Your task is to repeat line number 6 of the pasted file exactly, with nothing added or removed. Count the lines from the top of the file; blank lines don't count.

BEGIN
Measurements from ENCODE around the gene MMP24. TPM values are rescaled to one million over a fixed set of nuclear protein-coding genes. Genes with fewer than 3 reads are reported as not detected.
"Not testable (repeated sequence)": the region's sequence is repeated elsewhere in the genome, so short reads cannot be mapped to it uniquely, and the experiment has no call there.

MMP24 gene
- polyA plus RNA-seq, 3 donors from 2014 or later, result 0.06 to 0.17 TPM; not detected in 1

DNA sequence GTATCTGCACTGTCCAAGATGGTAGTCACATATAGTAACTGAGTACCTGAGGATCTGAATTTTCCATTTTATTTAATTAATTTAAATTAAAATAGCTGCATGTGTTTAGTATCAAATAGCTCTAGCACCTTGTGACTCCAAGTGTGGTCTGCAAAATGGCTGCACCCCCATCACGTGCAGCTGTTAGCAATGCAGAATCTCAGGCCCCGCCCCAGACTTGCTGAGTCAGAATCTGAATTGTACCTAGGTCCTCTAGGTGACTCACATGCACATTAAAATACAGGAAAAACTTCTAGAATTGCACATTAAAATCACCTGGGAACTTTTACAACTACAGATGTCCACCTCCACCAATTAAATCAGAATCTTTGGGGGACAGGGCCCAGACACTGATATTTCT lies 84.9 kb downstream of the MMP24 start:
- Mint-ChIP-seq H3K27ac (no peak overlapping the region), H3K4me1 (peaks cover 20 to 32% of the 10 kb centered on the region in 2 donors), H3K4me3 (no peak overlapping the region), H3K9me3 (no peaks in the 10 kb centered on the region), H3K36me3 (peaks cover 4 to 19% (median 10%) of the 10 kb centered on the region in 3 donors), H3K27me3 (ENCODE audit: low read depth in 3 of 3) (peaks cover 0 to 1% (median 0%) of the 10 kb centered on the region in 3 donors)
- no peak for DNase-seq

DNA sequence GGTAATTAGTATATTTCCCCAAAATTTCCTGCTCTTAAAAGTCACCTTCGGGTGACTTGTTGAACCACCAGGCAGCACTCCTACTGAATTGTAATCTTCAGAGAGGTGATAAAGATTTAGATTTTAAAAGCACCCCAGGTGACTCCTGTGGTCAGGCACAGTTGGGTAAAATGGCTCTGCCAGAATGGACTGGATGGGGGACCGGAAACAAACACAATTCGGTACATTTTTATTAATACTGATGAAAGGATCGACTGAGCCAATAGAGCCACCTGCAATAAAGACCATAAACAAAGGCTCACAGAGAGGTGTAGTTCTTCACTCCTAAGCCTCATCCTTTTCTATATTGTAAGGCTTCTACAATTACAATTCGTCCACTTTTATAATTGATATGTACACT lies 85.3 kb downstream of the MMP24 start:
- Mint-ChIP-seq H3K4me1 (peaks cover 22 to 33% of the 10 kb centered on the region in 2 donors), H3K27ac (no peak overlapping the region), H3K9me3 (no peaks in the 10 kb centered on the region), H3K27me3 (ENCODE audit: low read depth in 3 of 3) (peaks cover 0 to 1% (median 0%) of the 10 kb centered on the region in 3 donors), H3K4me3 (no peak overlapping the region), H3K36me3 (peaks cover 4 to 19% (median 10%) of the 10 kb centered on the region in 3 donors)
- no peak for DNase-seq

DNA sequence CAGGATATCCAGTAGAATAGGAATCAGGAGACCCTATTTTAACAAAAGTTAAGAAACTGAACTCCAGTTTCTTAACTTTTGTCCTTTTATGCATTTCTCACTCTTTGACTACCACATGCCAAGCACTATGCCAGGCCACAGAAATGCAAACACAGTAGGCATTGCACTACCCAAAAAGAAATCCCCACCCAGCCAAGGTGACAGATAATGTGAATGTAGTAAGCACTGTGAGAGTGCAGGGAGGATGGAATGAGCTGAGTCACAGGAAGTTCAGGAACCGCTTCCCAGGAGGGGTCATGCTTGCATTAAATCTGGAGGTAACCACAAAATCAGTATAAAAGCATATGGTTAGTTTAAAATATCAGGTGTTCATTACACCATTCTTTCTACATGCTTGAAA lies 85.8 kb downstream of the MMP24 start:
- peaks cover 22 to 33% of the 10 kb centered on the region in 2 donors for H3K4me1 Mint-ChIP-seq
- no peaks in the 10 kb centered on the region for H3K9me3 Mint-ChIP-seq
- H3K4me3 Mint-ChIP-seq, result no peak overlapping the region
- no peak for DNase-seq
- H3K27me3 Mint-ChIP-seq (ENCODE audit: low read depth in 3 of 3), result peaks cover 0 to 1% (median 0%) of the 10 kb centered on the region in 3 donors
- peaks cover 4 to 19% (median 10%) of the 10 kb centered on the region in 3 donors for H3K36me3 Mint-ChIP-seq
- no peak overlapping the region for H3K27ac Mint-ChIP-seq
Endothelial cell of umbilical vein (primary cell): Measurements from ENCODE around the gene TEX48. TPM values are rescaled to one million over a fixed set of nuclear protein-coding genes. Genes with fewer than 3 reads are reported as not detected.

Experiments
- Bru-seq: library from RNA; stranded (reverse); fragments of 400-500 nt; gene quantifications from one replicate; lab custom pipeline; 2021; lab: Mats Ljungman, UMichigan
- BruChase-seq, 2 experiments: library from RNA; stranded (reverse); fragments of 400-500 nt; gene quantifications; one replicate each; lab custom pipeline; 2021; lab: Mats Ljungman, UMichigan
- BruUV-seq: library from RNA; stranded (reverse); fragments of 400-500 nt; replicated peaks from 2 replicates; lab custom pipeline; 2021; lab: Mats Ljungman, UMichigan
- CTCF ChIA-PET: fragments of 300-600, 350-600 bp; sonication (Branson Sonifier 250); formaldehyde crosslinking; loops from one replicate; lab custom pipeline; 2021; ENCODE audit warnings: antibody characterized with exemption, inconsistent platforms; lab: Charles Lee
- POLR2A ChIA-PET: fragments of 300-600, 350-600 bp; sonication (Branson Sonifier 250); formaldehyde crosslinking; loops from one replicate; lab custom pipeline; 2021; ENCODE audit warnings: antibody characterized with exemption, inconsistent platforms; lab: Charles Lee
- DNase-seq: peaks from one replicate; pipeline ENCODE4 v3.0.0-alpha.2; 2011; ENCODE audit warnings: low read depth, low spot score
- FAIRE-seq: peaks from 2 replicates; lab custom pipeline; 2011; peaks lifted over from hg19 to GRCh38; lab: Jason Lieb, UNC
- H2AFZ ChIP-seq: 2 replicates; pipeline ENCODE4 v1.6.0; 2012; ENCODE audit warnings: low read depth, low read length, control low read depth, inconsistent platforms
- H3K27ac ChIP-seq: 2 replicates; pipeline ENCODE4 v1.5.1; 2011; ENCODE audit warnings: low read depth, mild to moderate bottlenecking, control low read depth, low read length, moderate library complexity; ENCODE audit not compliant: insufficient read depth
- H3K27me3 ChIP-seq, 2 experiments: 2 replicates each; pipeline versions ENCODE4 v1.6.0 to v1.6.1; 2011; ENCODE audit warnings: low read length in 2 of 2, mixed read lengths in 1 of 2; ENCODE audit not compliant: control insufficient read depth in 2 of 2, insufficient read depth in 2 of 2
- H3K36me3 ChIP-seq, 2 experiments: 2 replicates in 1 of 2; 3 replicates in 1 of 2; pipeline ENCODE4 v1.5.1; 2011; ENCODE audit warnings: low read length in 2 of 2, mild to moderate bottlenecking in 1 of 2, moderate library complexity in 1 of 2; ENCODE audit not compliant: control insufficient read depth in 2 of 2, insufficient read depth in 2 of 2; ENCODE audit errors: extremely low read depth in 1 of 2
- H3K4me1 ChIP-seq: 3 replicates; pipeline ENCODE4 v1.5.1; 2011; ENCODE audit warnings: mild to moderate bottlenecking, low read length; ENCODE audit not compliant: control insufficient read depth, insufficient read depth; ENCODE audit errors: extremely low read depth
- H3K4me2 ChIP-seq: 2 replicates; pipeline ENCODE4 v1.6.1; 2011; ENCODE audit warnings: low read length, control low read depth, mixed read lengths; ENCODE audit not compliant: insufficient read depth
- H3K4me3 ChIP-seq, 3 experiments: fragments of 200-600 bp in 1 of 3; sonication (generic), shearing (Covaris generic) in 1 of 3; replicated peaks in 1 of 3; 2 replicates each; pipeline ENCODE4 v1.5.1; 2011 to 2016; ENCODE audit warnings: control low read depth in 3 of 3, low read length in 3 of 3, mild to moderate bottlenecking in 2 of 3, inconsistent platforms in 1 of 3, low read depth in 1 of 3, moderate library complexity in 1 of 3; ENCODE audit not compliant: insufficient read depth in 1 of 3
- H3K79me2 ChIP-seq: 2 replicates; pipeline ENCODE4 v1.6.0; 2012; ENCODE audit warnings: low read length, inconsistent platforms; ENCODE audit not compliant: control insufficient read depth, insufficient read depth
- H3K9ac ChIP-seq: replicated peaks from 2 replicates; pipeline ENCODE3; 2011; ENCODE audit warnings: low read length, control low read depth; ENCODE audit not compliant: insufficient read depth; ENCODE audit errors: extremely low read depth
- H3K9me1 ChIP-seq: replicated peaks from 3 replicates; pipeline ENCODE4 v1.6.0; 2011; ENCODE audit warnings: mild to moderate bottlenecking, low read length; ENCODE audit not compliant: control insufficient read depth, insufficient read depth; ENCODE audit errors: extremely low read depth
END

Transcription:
- Mint-ChIP-seq H3K27ac (no peak overlapping the region), H3K4me1 (peaks cover 20 to 32% of the 10 kb centered on the region in 2 donors), H3K4me3 (no peak overlapping the region), H3K9me3 (no peaks in the 10 kb centered on the region), H3K36me3 (peaks cover 4 to 19% (median 10%) of the 10 kb centered on the region in 3 donors), H3K27me3 (ENCODE audit: low read depth in 3 of 3) (peaks cover 0 to 1% (median 0%) of the 10 kb centered on the region in 3 donors)